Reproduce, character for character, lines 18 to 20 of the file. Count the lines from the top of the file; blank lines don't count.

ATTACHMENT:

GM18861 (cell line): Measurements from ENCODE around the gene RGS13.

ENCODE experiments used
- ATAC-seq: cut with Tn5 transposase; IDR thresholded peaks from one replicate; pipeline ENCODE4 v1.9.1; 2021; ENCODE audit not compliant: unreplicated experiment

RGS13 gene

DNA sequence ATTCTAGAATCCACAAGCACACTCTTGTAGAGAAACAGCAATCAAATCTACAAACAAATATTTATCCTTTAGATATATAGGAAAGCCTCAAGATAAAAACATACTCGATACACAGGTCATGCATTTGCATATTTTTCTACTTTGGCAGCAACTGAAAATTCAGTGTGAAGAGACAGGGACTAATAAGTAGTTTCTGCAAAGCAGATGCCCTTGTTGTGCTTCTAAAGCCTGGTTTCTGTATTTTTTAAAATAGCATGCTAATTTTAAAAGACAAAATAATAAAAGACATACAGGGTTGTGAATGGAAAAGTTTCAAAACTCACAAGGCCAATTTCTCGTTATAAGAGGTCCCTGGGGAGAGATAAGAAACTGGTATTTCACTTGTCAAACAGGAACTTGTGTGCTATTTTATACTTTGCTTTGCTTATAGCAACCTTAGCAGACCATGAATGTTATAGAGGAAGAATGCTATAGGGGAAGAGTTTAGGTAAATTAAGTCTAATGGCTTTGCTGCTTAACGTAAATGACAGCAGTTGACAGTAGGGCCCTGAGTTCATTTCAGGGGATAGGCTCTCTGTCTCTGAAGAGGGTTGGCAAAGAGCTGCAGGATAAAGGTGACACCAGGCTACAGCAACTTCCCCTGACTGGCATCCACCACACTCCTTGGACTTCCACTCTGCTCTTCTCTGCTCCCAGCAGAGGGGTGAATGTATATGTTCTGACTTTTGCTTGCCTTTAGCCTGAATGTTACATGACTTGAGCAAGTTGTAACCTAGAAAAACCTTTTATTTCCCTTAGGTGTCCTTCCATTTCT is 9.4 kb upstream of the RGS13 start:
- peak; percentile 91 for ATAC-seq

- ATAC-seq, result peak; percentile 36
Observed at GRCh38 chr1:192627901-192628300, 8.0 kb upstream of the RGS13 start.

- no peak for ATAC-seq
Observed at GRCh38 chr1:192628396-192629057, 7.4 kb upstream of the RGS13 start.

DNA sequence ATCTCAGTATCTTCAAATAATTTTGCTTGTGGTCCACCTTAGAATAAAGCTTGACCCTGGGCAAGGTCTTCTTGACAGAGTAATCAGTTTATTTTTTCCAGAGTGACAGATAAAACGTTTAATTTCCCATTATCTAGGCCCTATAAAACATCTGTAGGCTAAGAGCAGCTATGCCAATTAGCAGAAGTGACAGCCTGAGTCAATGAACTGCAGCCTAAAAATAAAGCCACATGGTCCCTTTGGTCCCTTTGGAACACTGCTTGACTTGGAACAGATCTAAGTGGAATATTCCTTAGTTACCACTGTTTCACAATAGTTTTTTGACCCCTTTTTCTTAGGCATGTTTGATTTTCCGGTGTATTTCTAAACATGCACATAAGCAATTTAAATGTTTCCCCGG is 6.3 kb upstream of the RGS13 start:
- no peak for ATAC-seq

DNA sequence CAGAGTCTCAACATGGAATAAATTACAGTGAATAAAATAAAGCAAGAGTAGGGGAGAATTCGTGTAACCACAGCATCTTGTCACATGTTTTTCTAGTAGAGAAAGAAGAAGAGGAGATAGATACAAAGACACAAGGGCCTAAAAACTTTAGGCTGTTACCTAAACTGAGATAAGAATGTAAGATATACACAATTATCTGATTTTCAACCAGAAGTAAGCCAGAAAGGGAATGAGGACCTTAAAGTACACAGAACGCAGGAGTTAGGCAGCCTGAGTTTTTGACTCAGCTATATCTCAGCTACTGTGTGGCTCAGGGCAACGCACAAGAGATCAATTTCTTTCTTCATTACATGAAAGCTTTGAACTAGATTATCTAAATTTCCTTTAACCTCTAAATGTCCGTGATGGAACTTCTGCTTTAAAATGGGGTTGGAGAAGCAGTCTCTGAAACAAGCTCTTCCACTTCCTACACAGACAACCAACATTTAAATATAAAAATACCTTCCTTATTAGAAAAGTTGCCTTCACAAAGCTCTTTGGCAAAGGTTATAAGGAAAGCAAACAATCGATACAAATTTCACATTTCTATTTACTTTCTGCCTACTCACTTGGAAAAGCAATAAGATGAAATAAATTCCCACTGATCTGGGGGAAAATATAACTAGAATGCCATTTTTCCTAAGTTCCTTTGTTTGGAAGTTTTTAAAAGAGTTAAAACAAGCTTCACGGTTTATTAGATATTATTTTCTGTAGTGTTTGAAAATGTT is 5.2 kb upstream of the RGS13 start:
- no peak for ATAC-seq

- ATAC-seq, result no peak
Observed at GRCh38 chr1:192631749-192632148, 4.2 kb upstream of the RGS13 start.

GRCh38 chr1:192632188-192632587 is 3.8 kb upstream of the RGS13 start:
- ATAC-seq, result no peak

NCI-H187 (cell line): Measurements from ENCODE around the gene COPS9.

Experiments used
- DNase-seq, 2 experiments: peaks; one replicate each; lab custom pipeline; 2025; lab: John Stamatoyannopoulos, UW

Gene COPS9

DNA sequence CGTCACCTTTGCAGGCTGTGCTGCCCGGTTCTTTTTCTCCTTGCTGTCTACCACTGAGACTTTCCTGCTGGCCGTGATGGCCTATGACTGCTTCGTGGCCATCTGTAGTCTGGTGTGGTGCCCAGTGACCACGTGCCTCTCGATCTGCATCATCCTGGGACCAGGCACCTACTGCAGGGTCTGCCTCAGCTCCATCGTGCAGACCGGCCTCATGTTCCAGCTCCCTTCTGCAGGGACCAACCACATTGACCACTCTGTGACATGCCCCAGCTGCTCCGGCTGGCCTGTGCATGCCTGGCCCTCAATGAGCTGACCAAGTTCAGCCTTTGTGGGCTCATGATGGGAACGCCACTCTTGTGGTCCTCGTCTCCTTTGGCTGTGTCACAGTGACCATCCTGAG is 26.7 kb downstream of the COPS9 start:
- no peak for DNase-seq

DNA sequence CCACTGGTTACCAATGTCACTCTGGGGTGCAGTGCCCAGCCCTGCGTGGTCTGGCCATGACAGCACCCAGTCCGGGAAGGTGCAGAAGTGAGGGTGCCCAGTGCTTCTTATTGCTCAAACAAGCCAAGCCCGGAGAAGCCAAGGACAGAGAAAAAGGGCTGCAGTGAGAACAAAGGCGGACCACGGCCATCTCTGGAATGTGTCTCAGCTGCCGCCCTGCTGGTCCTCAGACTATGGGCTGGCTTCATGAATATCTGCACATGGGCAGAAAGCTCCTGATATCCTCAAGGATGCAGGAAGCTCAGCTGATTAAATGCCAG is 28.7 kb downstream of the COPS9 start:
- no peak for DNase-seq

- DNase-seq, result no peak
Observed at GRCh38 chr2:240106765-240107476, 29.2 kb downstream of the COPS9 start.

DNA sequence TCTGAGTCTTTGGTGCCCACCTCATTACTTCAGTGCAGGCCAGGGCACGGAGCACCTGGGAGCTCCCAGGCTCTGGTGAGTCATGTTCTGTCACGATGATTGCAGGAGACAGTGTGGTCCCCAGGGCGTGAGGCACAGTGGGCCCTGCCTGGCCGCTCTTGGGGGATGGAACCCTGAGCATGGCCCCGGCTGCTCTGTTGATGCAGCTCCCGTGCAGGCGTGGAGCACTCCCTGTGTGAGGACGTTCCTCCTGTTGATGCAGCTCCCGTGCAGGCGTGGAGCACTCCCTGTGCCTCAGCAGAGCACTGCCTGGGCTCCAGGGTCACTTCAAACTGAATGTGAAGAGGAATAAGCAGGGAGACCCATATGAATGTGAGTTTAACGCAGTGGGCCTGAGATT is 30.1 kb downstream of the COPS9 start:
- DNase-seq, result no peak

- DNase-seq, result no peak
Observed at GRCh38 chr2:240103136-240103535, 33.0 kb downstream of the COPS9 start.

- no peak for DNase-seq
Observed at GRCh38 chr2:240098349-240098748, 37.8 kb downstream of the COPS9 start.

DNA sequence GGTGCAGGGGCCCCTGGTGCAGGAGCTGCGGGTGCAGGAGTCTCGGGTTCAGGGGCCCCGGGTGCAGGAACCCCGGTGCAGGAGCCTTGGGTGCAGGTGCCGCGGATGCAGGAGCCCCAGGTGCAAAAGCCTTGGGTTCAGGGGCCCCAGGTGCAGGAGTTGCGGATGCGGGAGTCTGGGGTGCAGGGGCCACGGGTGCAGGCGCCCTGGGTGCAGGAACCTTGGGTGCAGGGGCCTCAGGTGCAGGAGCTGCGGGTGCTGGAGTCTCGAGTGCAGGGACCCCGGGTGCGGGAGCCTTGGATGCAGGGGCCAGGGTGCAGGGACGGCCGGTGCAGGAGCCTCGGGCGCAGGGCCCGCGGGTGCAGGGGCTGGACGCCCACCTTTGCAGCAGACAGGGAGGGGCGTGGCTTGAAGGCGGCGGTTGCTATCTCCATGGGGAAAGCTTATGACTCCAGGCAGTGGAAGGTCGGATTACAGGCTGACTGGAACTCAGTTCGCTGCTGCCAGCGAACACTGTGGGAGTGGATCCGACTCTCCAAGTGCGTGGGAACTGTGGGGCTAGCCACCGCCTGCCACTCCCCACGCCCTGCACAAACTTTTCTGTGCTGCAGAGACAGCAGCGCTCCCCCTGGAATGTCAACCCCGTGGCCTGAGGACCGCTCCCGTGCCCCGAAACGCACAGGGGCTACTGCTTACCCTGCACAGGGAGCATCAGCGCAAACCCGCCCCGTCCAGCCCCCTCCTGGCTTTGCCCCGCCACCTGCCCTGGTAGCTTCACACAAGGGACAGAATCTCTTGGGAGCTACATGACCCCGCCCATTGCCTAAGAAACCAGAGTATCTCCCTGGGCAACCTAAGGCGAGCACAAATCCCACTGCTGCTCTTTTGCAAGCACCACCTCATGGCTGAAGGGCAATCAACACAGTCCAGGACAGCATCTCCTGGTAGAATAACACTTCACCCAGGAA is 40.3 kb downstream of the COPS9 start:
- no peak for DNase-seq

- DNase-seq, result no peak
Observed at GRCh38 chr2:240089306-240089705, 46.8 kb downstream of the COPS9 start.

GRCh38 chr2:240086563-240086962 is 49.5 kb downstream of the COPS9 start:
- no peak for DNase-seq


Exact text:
- ATAC-seq, result no peak

NCI-H187 (cell line): Measurements from ENCODE around the gene COPS9.

Experiments used